Campaign Against Arms Trade (CAAT) Lawyers Question Legality of Saudi Arms Ship Due to Dock in UK

Lawyers from Leigh Day, representing Campaign Against Arms Trade (CAAT), have written to the Government Legal Department seeking clarification as to the licence under which a Saudi vessel will be allowed to enter and subsequently leave the UK following its expected arrival today.

The Bahri Yanbu ship is scheduled to arrive in Tilbury, England. Campaigners fear it could be loaded with military equipment for Saudi Arabia. The ship owners have acknowledged that it is carrying military equipment. The ship is owned by the Bahri company, the national shipping company of Saudi Arabia, and is the “exclusive logistics provider” for the Saudi Arabia Ministry of Defence.

The letter from Leigh Day, published below, argues that any controlled goods on the ship must require a licence from the UK, and is seeking clarification from the government that any such licence is consistent with a Court of Appeal ruling from June 2019 against arms exports to Saudi Arabia for use in Yemen.

In June 2019, following a legal action taken by CAAT, the Court of Appeal ruled that the Government acted unlawfully when it licensed the sale of UK-made arms to Saudi forces for use in Yemen without making an assessment as to whether or not past incidents amounted to breaches of International Humanitarian Law. The Government was ordered not to approve any new licences and to retake the decisions on extant licences in a lawful manner.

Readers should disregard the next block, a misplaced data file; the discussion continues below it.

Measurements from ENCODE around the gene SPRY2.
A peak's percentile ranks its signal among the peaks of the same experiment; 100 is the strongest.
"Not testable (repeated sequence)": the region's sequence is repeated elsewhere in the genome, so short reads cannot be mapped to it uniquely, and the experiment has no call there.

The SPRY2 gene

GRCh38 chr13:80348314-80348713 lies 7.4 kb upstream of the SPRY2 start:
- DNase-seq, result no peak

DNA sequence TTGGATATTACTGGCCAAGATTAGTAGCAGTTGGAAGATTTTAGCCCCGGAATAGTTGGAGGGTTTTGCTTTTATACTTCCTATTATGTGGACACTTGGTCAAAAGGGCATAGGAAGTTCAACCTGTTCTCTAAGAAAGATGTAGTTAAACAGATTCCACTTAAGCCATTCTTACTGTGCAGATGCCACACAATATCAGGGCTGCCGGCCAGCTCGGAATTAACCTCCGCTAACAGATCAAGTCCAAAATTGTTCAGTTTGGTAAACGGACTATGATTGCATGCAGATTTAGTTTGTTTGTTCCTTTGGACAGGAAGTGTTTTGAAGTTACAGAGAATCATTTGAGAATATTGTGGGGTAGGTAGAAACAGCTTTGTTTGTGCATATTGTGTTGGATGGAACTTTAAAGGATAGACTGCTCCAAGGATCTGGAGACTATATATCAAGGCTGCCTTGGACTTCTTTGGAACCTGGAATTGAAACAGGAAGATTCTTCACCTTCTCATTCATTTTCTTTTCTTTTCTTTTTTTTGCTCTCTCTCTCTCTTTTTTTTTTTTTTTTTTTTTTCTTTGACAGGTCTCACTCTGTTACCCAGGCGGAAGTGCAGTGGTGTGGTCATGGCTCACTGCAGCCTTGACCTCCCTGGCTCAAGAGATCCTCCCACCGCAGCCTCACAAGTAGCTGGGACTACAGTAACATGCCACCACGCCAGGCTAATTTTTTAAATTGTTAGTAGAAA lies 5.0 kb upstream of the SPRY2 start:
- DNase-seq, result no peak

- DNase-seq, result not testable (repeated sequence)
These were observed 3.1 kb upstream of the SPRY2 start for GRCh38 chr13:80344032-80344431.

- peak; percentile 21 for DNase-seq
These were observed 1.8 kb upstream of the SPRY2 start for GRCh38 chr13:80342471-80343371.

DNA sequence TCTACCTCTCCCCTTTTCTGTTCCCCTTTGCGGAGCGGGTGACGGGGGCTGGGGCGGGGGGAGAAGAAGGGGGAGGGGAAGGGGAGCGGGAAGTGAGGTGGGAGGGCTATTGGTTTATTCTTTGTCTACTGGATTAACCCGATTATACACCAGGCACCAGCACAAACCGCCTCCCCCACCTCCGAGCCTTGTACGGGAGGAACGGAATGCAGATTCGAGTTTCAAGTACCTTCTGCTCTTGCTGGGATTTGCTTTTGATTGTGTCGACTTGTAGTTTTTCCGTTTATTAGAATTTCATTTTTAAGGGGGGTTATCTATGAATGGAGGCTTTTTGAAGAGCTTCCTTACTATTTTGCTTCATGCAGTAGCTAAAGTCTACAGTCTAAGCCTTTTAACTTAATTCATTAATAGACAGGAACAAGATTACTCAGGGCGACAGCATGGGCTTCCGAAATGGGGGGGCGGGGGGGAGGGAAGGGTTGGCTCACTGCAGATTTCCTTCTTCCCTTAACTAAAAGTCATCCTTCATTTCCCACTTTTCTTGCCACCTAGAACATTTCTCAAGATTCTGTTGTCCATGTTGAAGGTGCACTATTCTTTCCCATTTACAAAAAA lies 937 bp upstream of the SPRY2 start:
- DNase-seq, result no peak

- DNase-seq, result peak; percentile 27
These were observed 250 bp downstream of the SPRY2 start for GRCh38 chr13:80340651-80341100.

The ship has already visited ports in the USA and Canada. It is now in Europe; on Monday it left Bremerhaven to head to the UK. It will also be visiting France and Italy before travelling on to the Middle East. It was meant to stop at Antwerp, but was stopped by protesters. It is also expected to be met with protests in France and Italy. This morning, a group of CAAT supporters protested outside Tilbury port.

According to Amnesty International, on its previous voyage visiting multiple European ports in May 2019, the Bahri Yanbu was carrying US $47 million worth of US-manufactured military components and equipment, much of it linked to military aircraft.

Since the bombing of Yemen began in March 2015, the UK has licensed £5.3 billion worth of arms to the Saudi regime, including:


  • £2.7 billion worth of ML10 licences (Aircraft, helicopters, drones)
  • £2.5 billion worth of ML4 licences (Grenades, bombs, missiles, countermeasures)


In reality the figures are likely to be a great deal higher, with most bombs and missiles being licensed via the opaque and secretive Open Licence system.

Andrew Smith of Campaign Against Arms Trade said:

The weapons transported by this ship could be used in human rights abuses in Yemen and beyond: it should not be allowed to use UK ports. Arms-dealing governments like the one in the UK have played a central role in strengthening the Saudi dictatorship and fuelling the devastating war in Yemen. If they want to do the right thing for people in Yemen then they must end all arms exports to the Saudi regime and cease all support for this devastating war.


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